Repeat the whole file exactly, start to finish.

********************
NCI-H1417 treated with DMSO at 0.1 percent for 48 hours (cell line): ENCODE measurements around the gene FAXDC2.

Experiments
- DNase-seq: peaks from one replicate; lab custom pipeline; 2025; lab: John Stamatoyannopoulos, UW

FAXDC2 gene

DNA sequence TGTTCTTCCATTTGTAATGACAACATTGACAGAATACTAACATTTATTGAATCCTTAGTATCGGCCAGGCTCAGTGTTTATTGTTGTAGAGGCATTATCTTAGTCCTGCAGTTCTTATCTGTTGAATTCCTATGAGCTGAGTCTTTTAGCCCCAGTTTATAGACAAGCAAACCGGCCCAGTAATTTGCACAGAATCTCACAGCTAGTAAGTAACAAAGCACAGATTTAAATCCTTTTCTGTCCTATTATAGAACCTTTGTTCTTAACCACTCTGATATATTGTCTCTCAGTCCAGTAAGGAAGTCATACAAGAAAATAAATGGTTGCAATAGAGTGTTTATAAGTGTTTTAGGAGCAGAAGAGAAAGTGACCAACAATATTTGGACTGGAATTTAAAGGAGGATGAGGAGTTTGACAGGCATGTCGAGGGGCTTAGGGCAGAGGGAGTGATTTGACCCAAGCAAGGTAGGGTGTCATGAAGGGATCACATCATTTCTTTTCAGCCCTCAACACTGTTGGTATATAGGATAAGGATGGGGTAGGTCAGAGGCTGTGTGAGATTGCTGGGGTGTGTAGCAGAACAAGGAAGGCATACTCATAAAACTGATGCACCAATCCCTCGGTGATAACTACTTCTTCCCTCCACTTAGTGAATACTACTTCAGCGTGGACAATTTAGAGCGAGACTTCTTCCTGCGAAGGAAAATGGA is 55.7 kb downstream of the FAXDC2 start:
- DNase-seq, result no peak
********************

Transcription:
NCI-H1417 treated with DMSO at 0.1 percent for 48 hours (cell line): ENCODE measurements around the gene FAXDC2.

Experiments
- DNase-seq: peaks from one replicate; lab custom pipeline; 2025; lab: John Stamatoyannopoulos, UW

FAXDC2 gene

DNA sequence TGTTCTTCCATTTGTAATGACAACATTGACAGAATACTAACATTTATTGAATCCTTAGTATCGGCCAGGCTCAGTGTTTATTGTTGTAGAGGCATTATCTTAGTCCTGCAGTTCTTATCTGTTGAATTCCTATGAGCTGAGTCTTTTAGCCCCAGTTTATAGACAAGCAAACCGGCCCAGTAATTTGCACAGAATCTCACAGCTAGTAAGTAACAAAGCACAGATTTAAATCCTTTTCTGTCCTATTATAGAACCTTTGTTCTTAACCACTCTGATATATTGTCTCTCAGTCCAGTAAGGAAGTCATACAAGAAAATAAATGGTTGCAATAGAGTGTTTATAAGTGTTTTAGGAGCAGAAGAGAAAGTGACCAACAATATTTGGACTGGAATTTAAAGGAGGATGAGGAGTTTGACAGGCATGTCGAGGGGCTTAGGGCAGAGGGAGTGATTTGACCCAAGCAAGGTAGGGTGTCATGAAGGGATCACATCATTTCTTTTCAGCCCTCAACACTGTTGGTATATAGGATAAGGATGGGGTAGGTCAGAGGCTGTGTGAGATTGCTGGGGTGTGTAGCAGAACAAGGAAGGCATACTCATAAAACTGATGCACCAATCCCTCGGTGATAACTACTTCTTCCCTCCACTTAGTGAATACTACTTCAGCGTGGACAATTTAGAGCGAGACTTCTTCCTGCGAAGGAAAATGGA is 55.7 kb downstream of the FAXDC2 start:
- DNase-seq, result no peak